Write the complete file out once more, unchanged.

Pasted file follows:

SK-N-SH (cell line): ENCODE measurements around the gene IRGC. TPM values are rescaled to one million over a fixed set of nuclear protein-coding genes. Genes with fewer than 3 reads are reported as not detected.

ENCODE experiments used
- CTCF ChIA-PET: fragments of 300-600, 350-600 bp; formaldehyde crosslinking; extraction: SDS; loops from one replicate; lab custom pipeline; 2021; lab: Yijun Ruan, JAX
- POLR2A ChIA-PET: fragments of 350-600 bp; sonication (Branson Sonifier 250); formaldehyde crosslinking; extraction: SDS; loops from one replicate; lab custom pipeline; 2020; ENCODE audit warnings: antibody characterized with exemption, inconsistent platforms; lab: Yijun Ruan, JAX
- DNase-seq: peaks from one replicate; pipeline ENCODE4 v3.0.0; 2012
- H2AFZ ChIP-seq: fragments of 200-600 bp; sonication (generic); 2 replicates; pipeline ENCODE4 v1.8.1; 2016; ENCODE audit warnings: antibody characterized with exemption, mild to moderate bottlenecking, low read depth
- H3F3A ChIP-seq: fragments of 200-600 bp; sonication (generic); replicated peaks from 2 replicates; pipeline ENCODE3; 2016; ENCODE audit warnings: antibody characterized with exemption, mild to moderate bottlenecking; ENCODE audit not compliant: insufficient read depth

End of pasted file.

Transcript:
SK-N-SH (cell line): ENCODE measurements around the gene IRGC. TPM values are rescaled to one million over a fixed set of nuclear protein-coding genes. Genes with fewer than 3 reads are reported as not detected.

ENCODE experiments used
- CTCF ChIA-PET: fragments of 300-600, 350-600 bp; formaldehyde crosslinking; extraction: SDS; loops from one replicate; lab custom pipeline; 2021; lab: Yijun Ruan, JAX
- POLR2A ChIA-PET: fragments of 350-600 bp; sonication (Branson Sonifier 250); formaldehyde crosslinking; extraction: SDS; loops from one replicate; lab custom pipeline; 2020; ENCODE audit warnings: antibody characterized with exemption, inconsistent platforms; lab: Yijun Ruan, JAX
- DNase-seq: peaks from one replicate; pipeline ENCODE4 v3.0.0; 2012
- H2AFZ ChIP-seq: fragments of 200-600 bp; sonication (generic); 2 replicates; pipeline ENCODE4 v1.8.1; 2016; ENCODE audit warnings: antibody characterized with exemption, mild to moderate bottlenecking, low read depth
- H3F3A ChIP-seq: fragments of 200-600 bp; sonication (generic); replicated peaks from 2 replicates; pipeline ENCODE3; 2016; ENCODE audit warnings: antibody characterized with exemption, mild to moderate bottlenecking; ENCODE audit not compliant: insufficient read depth